Saturday, May 7, 2011

Pfizer’s Revatio receives European approval to treat pulmonary arterial hypertension in children

 Pfizer Inc. announced that Revatio (sildenafil citrate) has been approved by the European Commission for the treatment of paediatric patients aged 1 to 17 years old with pulmonary arterial hypertension. Efficacy in terms of improvement of exercise capacity or pulmonary hemodynamics has been shown in primary pulmonary hypertension and pulmonary hypertension associated with congenital heart disease.

“Pulmonary arterial hypertension is a rare, devastating disease that can affect children," said Dr. Cara Cassino, vice president, Pfizer Medicines Development Group. “With the approval of Revatio, these young patients now have an important treatment option that may help manage their condition. This approval is another example of our ongoing commitment to rare diseases.”

The approval was based on results of a dose-ranging phase 3 study that evaluated the efficacy and safety of Revatio versus placebo in 234 paediatric patients with primary pulmonary hypertension or pulmonary hypertension associated with congenital heart disease. The primary endpoint was improvement from baseline in exercise capacity as assessed by change in peak volume of oxygen consumption (peak VO2) following 16 weeks of treatment. In children who were deemed developmentally unable to perform the test due to young age or the presence of other conditions, efficacy was assessed using secondary endpoints, including hemodynamics and change in WHO functional class.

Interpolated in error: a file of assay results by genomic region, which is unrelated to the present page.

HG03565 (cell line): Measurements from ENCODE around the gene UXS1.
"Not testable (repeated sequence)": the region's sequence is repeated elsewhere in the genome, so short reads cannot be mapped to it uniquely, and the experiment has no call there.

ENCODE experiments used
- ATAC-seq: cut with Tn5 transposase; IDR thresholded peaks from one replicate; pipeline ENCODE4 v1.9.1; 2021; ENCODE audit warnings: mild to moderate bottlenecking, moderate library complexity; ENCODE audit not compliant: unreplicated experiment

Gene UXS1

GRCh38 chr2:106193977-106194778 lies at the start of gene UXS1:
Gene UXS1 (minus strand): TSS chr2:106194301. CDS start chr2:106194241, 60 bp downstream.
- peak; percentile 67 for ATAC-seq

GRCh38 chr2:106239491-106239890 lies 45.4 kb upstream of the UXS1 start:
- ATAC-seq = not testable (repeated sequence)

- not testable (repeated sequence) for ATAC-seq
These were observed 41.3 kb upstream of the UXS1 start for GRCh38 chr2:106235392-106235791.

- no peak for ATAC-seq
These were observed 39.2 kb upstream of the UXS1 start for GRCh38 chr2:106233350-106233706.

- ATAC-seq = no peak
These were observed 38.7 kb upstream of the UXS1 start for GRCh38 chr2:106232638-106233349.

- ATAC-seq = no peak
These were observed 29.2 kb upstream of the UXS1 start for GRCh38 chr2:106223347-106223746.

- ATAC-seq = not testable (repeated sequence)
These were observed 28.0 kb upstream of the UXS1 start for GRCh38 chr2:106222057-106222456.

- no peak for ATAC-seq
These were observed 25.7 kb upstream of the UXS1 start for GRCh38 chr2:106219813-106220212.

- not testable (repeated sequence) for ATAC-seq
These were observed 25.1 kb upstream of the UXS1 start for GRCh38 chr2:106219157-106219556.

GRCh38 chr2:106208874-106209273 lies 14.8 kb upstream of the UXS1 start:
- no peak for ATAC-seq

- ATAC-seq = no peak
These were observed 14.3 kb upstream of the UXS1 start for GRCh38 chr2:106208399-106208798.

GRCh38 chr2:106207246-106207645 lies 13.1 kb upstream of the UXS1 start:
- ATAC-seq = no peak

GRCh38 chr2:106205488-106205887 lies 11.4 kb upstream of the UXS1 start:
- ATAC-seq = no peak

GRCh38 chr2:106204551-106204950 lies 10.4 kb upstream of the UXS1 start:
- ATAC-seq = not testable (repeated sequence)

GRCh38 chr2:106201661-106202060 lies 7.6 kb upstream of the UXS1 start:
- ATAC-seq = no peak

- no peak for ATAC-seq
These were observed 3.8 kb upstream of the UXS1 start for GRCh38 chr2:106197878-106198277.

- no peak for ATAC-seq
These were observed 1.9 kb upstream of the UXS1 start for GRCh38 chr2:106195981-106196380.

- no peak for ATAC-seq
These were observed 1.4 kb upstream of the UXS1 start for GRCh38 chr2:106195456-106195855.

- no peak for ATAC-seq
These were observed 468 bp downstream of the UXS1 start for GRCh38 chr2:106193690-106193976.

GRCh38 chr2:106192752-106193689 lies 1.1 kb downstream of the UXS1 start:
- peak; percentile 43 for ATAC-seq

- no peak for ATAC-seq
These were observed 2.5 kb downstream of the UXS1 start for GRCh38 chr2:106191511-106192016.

Estimated change in peak VO2 in evaluable patients receiving any dose of Revatio was 7.71 per cent (95 per cent confidence interval: -0.19 per cent to 15.60 per cent, P=0.056). Dose-related improvements in pulmonary vascular resistance index (PVRI) and mean pulmonary arterial pressure (mPAP) were observed in patients treated with Revatio, and improvements in cardiac index were observed with all three Revatio groups over placebo. Of 120 patients who were WHO functional class II, III or IV at baseline who received Revatio, 32 improved by one functional class, and one subject improved by two functional classes. Four of the 35 patients in the placebo group improved by one functional class.

The adverse reaction profile seen in this paediatric study was generally consistent with that in adults with pulmonary arterial hypertension taking Revatio. Most adverse events were of mild to moderate severity and were consistent with the known pharmacology of phosphodiesterase-5 inhibitors, the class of medications to which Revatio belongs. The most common adverse reactions observed in patients treated with Revatio were vomiting, cough, pyrexia, nausea, lower abdominal pain, upper abdominal pain and photophobia.

Pulmonary arterial hypertension is a rare, progressive disease characterized by high blood pressure in the pulmonary arteries, leading to heart failure and premature death. Pulmonary arterial hypertension can occur with no known underlying cause, or it can be found in association with other disorders such as connective tissue disease or congenital heart disease.

For paediatric patients, Revatio will be available as an extemporaneously prepared oral suspension compounded from Revatio 20 mg tablets and recommended diluents. Revatio is also available in oral and I.V. formulations for the treatment of adults with pulmonary arterial hypertension.

Revatio was first approved by the European Commission in October 2005 for the treatment of adult patients with pulmonary arterial hypertension classified as WHO functional class II and III, to improve exercise capacity. Efficacy has been shown in primary pulmonary hypertension and pulmonary hypertension associated with connective tissue disease. Revatio is approved for the treatment of paediatric pulmonary arterial hypertension only in the EU, with applications pending in other countries.

Since its initial regulatory approval in 2005, Revatio has been approved and launched in more than 50 countries and has amassed more than 100,000 patient-years of experience.

Source: Pharmabiz


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